During one of our “working” field sessions, fellow staffer and friend Ron Spomer and I put it to the test by ambushing a few ground squirrels here and there from behind an old barn and will both swear to this new varmint rifle’s effectiveness and accuracy. At a later date back home, I compared it to last year’s star performer, the Super VarmintMaster. Both are chambered for the .22-250 Remington, so the comparisons were pretty easy to follow.

Both were tested at 100 yards, three-shot groups with a five-minute pause between groups. With a sampling of five different types of commercial ammunition that proved the most accurate in the SVM, the end results went like this:

Ammunition   (grains)

SVM   (inch)

SPM   (inches)

40 Federal Sierra Varminter HP

40 Hornady Varmint Express (moly)

50 Hornady Varmint Express (moly)

55 Federal Sierra GameKing BTHP

55 Sako softpoint

3/4

3/4

3/4

1/2

3/4

1

7/8

1 1/2

3/4

3/4

Even taking into account that the SPM has a lighter, more tapered barrel, varmint hunting with this rifle would prove to be a joy, especially with the heavier weight bullets in the 55-grain category, which it seems to embrace. Handloads can take the accuracy up to the SVM, but all points considered, this new rifle will indeed make a fine addition to any hunt.

Next up we have the reintroduction of the famed Weatherby FiberMark, a rifle developed by the company in 1983 to include a synthetic stock. At the time it was introduced, Roy Weatherby called his son’s idea nothing but an “ugly stock” (quoted now from the Weatherby book by Grits and Tom Gresham), but upon young Ed’s persistence, the older and wiser father let it go into production. Obviously, the rest is history as synthetic stocks of all types swept the market in the 1990s and into the immediate millennium.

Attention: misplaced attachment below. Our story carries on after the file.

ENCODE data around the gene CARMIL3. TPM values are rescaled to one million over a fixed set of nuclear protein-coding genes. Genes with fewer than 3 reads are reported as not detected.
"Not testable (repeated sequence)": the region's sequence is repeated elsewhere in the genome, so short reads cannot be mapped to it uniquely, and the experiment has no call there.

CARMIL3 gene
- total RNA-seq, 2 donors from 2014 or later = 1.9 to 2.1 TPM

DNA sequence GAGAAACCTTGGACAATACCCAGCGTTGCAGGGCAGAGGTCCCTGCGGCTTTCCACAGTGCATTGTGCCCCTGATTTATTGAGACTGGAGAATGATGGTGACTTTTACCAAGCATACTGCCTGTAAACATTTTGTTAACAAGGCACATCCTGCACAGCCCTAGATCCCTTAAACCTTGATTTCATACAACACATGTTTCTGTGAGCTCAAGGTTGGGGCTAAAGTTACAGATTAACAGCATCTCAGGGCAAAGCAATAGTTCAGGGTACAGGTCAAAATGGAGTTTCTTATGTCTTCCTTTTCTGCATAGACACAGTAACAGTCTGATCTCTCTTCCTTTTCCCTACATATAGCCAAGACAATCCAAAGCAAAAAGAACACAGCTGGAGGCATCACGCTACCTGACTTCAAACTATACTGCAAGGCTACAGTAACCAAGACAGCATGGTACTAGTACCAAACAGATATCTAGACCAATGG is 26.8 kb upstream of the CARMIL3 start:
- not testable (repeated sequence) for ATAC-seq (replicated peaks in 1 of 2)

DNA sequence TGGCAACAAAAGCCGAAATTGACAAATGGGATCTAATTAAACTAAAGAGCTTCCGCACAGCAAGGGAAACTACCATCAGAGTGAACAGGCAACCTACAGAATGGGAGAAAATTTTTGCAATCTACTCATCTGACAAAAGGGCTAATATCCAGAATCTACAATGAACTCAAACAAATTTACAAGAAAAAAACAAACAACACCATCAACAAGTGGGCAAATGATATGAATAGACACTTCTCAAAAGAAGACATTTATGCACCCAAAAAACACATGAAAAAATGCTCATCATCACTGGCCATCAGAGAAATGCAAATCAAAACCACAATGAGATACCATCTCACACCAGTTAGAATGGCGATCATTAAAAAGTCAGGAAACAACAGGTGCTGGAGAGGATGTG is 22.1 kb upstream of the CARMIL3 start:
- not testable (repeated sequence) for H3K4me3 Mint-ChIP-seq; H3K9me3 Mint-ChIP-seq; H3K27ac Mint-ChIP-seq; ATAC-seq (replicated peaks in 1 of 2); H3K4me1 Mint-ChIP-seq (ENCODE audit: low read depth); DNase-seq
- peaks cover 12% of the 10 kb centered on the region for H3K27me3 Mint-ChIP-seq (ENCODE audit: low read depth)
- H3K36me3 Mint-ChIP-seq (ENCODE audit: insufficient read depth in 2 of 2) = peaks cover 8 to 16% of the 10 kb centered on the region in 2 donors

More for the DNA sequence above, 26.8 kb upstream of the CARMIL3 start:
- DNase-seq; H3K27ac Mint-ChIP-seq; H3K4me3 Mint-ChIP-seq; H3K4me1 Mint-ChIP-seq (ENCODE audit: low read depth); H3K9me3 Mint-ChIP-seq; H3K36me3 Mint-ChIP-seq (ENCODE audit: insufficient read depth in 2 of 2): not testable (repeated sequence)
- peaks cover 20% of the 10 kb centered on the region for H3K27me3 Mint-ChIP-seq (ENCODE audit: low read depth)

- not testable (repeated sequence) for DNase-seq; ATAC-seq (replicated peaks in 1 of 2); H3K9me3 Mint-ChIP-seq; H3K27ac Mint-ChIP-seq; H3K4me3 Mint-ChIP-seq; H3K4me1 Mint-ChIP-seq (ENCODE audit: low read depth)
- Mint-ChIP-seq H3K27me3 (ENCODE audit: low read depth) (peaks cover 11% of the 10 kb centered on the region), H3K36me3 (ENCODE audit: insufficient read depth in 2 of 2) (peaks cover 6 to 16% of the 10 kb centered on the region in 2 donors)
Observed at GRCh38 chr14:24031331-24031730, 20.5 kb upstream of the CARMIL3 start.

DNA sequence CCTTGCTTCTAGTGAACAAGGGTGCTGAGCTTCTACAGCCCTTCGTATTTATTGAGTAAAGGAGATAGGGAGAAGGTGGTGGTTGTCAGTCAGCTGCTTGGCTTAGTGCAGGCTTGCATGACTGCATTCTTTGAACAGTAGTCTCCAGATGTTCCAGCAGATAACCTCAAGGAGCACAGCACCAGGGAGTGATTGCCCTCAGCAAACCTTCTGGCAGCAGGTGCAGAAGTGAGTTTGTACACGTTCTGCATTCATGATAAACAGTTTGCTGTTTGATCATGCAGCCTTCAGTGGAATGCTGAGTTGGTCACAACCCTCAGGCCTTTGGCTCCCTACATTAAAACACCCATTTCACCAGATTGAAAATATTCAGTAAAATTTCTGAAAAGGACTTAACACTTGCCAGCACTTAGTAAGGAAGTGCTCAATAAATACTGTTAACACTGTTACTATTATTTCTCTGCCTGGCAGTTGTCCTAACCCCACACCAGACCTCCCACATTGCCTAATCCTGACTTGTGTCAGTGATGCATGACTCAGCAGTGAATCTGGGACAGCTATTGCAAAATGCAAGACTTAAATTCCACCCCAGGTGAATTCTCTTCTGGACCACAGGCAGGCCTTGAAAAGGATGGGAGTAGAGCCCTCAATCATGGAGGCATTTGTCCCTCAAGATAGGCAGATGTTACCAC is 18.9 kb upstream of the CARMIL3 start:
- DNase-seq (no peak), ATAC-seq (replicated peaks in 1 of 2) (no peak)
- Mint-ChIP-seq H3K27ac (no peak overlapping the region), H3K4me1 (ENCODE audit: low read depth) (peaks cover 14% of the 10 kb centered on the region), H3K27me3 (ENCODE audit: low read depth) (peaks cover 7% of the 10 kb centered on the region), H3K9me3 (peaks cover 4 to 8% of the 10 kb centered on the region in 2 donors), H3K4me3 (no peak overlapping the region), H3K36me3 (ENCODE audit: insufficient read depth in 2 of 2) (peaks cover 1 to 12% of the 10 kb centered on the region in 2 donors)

Available in two models, this all-weather rifle is now made in a bead blasted matte blue model and a 410 series stainless steel bead blasted matte finished rifle they will call the FiberMark SS. Sporting a true composite stock, total weight of this reintroduction is around 6 3/4 pounds (sans scope) with a barrel length of 24 inches in standard cartridges. The magnum action checks in at 8 1/2 pounds complete with the longer, more magnum length barrel of 26 inches.